AP208 - Holdron Moss
29th November 1942
|No. 4 Squadron
29 year old Flying Officer Sholto Paton Marlatt RCAF serving with No. 4 (RAF) Squadron was a long way from his home city of Vancouver, British Columbia, Canada when he took off on the morning of Sunday 29th November 1942. His Squadron was based at RAF Clifton near York and was assigned to Army co-operation duties and on this day F/O Marlatt was detailed to undertake a photographic sortie. His aircraft had apparently not deviated from its course when only some 20 minutes later it struck the bleak and mist shrouded moorland at Holdron Moss near Dunsop Bridge in the Trough of Bowland. The aircraft ploughed into the moor at cruising speed, shattering on impact and killing the unfortunate Canadian pilot instantly, leaving fragments of wreckage strewn over a wide area.
|F/O S.P. Marlatt
|F/O Sholto Paton Marlatt RCAF (courtesy of Robin Farr).
Parts of AP208 still lie at the crash site, most have probably been uncovered, from where they were buried by the recovery crew, by more recent enthusiasts. Most recognisable are the larger pieces, including sections of wing flaps and self-sealing fuel cells, lying amidst many scattered smaller fragments of aluminium aircraft structure. An detailed account of our research into this incident and the story of the Pilot involved can be found in our book: North-West Aircraft Wrecks: New Insights into Dramatic Last Flights published by Pen & Sword Aviation.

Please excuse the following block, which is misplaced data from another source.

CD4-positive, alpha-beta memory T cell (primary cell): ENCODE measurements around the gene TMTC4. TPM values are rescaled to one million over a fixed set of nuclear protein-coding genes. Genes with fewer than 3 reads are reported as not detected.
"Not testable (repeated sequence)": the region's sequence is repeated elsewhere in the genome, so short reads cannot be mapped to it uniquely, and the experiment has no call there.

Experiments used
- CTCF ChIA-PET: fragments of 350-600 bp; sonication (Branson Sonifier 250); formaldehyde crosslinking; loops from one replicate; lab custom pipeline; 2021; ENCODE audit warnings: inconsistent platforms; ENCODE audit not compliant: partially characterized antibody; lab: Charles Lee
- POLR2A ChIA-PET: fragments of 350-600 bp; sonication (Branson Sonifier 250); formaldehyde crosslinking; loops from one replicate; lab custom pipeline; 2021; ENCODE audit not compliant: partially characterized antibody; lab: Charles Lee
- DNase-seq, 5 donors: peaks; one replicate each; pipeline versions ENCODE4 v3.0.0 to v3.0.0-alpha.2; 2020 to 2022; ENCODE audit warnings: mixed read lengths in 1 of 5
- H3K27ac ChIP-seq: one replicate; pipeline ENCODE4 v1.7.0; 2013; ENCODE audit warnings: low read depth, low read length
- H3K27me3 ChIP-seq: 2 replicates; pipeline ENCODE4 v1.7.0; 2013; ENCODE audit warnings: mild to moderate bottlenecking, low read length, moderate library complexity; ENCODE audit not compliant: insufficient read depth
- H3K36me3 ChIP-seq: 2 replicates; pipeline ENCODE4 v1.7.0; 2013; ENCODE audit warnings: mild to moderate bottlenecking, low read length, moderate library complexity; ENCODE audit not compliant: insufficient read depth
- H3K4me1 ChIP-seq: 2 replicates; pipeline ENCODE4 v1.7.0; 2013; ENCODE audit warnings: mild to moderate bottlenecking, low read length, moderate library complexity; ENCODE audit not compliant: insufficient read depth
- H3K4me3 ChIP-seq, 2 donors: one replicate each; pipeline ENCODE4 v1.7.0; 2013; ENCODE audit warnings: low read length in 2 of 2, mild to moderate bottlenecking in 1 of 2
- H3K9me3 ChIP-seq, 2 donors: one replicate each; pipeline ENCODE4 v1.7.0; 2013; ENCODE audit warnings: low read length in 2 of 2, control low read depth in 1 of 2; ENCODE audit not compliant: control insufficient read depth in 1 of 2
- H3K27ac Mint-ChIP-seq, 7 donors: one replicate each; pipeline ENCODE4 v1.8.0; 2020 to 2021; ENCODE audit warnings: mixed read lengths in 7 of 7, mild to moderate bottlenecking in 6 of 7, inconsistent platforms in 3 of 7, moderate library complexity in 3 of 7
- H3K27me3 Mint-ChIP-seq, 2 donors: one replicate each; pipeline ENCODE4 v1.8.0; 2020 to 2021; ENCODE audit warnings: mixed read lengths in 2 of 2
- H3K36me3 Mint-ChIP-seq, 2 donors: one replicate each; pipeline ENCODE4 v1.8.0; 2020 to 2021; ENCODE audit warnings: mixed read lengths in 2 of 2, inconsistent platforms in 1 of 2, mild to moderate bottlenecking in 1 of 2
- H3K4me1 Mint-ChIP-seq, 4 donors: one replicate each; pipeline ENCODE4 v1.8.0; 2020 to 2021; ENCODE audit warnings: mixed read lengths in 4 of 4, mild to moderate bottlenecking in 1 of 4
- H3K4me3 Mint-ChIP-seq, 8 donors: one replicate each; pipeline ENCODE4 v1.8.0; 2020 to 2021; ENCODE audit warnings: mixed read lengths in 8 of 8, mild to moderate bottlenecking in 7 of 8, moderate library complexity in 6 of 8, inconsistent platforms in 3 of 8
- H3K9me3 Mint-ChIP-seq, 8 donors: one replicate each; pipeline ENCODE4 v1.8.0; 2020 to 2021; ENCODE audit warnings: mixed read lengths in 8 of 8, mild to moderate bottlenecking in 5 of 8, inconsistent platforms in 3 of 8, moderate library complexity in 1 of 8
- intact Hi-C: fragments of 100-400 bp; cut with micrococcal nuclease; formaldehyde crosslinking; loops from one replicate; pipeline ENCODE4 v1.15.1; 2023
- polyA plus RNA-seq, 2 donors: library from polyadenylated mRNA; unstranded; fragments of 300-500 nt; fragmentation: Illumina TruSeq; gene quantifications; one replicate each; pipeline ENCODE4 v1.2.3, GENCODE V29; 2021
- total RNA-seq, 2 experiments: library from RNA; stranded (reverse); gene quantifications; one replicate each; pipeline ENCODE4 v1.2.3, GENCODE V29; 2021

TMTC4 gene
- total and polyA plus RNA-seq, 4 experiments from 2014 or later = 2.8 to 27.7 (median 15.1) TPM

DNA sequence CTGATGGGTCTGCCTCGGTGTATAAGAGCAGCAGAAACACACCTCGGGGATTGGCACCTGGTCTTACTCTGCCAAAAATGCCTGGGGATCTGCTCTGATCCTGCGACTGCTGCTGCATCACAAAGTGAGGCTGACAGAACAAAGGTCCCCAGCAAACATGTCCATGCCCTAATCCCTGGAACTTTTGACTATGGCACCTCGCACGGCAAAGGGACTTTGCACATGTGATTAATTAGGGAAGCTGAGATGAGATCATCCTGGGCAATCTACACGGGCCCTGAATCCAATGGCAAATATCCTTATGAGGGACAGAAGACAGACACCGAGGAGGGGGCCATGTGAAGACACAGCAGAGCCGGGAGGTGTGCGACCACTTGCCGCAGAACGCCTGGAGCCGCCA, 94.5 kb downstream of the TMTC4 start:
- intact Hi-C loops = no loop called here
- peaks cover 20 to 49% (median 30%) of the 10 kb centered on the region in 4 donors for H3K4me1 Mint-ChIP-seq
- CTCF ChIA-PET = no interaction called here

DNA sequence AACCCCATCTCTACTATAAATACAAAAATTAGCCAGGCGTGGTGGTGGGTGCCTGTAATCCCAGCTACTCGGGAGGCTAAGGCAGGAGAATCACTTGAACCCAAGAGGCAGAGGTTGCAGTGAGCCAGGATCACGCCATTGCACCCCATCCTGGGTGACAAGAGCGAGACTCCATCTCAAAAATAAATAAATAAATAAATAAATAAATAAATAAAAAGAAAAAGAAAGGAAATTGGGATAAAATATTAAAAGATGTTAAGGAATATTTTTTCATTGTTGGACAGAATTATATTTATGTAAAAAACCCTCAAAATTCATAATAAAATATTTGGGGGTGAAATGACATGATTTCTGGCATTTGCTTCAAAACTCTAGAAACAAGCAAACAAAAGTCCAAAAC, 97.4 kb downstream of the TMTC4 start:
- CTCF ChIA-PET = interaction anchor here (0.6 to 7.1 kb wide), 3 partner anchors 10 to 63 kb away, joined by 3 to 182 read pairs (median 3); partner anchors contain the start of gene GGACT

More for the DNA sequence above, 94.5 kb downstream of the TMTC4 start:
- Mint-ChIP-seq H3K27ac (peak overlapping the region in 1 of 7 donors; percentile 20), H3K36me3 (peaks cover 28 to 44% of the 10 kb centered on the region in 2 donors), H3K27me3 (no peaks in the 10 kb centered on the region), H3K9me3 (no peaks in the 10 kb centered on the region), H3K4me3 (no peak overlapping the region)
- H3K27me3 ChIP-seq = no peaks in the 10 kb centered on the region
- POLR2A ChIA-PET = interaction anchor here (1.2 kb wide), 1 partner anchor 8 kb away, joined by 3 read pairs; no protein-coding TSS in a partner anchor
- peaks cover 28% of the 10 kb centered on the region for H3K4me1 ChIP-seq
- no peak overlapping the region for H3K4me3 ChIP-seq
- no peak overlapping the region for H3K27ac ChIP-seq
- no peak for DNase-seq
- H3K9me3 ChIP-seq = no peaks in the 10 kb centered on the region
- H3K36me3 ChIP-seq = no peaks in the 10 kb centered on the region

|Small parts of AP208 lie scattered across the moor
My son with a large part of centre section of AP208 revealed following a moorland fire.
Oxygen gauge picked up at the site many years ago and recently donated to LAIT
David W. Earl (Hell on High Ground 2), RAF Form 1180, Robin Farr.
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